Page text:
What is macular hole?
A macular hole is a condition that occurs when there is a small break in the macula, located in the center of the eye’s light-sensitive tissue called the retina. The macula plays a vital role in the sharp, central vision we need for reading, driving, and seeing fine detail. A macular hole affects the vision you use when looking directly at something, such as a book or the TV. Instead of seeing obviously your vision can become blurred and distorted or there can be a black or blank spot in the center of your view.
A macular hole can cause blurred and distorted central vision.
How common is macular hole?
Macular holes are related to aging and usually occur in people over age 60. It is a painless condition which can happen without warning. Only one eye is normally affected but there is a 10% chance that your other eye could be affected in the future. A macular hole does not lead to total sight loss as peripheral vision is not affected. Please discuss with your doctor for further information.
What are the symptoms of macular hole?
The common symptoms of macular hole are:
- Slight distortionor blurriness in the straight-ahead vision
- Bent or wavy lines and objects
- Difficulties reading and performing daily tasks
When should I see my doctor?
If you have any signs or symptoms listed above or have any questions, please consulting with your doctor. Everyone’s body acts differently. It is always best to discuss with your doctor what is best for your situation.
What causes macular hole?
It is not known precisely why macular holes develop and most of them have no obvious cause. However, it is known that it is mainly slightly long sighted people who are affected. Other causes include:
- Severe injury to the eye
- As a result of longstanding swelling of the central retina (cystoid macular oedema)
- Being very short sighted (myopic)
- Having had a retinal detachment
- Vitreomacular traction
When the vitreous jelly in the eye starts to shrink and pull away from the retina and macular at the back of the eye.
What increases my risk for macular hole?
There are many risk factors for macular hole, such as:
- Female gender
- Old age
- A history of eye disorders, such as high myopia (nearsightedness), injury to the eye, retinal detachment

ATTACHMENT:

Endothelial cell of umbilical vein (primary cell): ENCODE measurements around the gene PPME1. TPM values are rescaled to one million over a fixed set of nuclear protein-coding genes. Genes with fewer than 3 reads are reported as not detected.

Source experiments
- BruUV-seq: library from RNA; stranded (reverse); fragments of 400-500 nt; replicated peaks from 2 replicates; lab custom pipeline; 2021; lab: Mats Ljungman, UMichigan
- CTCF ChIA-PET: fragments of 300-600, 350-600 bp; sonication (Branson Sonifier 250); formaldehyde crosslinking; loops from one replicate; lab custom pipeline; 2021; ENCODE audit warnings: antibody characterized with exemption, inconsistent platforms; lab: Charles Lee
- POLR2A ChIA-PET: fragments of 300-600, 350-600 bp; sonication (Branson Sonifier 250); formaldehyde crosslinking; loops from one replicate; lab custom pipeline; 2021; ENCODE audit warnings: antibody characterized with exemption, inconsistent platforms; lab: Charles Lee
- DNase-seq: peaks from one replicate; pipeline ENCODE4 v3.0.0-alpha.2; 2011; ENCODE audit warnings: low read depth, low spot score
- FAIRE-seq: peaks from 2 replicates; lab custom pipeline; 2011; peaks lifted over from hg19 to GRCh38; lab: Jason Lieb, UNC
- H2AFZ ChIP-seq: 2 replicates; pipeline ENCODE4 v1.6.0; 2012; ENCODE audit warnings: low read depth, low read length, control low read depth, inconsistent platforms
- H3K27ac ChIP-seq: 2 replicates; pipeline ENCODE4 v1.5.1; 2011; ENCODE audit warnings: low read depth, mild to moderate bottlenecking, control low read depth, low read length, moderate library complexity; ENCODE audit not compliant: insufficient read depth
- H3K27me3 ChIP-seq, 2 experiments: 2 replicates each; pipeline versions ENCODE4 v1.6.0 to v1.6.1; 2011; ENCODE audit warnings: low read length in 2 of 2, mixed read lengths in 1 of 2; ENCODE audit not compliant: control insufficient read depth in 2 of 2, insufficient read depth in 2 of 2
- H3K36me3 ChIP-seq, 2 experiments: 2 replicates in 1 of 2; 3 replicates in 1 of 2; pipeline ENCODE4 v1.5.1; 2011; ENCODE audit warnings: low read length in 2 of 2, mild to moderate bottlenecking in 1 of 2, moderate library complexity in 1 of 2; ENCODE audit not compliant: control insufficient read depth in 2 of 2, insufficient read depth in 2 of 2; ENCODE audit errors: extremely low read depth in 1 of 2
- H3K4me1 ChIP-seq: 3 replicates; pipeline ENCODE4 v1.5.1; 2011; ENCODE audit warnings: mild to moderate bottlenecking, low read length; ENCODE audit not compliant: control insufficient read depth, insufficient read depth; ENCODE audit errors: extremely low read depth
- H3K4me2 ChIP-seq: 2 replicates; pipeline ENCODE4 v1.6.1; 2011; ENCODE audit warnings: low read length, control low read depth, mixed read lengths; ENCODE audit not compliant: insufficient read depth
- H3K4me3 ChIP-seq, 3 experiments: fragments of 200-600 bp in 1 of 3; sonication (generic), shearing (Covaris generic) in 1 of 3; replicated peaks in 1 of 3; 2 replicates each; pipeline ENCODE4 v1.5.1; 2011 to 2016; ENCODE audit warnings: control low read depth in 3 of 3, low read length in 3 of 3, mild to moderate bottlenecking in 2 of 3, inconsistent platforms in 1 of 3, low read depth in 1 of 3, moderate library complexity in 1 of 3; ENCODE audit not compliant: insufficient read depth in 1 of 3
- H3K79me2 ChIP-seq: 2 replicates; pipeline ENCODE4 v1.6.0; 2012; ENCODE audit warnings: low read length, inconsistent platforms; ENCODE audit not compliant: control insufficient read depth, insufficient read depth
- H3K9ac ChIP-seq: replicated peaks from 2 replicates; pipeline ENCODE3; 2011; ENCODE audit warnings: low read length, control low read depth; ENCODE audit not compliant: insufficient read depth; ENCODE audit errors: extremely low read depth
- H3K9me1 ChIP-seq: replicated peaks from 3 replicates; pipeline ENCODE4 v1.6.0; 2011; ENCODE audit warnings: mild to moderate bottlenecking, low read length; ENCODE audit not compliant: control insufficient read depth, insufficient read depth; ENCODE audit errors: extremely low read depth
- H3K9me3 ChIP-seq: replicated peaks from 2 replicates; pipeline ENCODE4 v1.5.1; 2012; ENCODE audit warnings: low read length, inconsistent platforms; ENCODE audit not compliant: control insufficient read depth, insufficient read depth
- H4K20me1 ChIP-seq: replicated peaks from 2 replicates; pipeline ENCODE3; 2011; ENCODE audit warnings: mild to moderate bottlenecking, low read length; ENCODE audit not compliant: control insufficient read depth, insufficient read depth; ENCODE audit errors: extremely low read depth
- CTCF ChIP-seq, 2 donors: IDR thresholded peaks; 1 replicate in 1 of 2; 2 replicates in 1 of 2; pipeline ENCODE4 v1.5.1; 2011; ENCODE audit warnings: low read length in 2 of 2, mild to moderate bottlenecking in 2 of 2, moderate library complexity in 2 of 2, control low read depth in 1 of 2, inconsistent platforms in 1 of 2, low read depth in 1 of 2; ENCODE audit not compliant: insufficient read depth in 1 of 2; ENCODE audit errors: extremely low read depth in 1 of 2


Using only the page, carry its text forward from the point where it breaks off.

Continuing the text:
Diagnosis & treatment
The information provided is not a substitute for any medical advice. ALWAYS consult with your doctor for more information.
How is macular hole diagnosed?
If your doctor suspects that you may experience this condition, a physical examination will be performed and some tests will be also recommended by your doctor. During an eye exam, your doctor will dilate your pupils and examine your retina. You may have a test called fluorescein angiography that uses dye to illuminate areas of the retina.
Another test called optical coherence tomography (OCT) is considered as the most helpful in making an accurate macular hole diagnosis. With OCT, a special diagnostic laser camera is used to photograph your retina. It measures the thickness of the retina and is also very sensitive at detecting swelling and fluid. OCT can also diagnose small macular holes that are too small to be seen in an examination or with angiography.
How is macular hole treated?
If macular hole is left untreated, vision will get worse until a patient is unable to read even the largest print on the eye test chart.
Though some macular holes can seal themselves and require no treatment, surgery is important in many cases to help enhance vision. In this surgical procedure, called a vitrectomy, the vitreous gel is removed to avoid it from pulling on the retina and replaced with a bubble containing a mixture of air and gas. The bubble acts as an internal, temporary bandage that holds the edge of the macular hole in place as it heals. Surgery is performed under local anesthesia and often on an out-patient basis.
Following surgery, patients must remain in a face-down position, normally for a day or two but sometimes for as long as two-to-three weeks. This position allows the bubble to press against the macula and be gradually reabsorbed by the eye, sealing the hole. As the bubble is reabsorbed, the vitreous cavity refills with natural eye fluids.
Maintaining a face-down position is crucial to the success of the surgery. Because this position can be difficult for many people, it is important to discuss this with your doctor before surgery.
Lifestyle changes & home remedies
What are some lifestyle changes or home remedies that can help me manage macular hole?
The following lifestyles and home remedies might help you cope with macular hole:
- Wearing protective eyewear when playing sports or using tools
- If you are diabetic, control your blood sugar and see your doctor regularly.
- Get regularly eye exams, especially if you have risks for macular hole.
It is essential to know the symptoms of macular hole. Recognizing when you may have an eye problem and seeking medical care immediately can save your vision.
If you have any questions, please consult with your doctor to better understand the best solution for you.
Hello Health Group does not provide medical advice, diagnosis or treatment.
Review Date: August 22, 2017 | Last Modified: September 12, 2019
Macular hole. https://nei.nih.gov/health/macularhole/macularhole . Accessed March 3, 2017.
Macular hole. http://emedicine.medscape.com/article/1224320-overview . Accessed March 3, 2017.
Macular hole. http://www.webmd.boots.com/eye-health/guide/macular-hole . Accessed March 3, 2017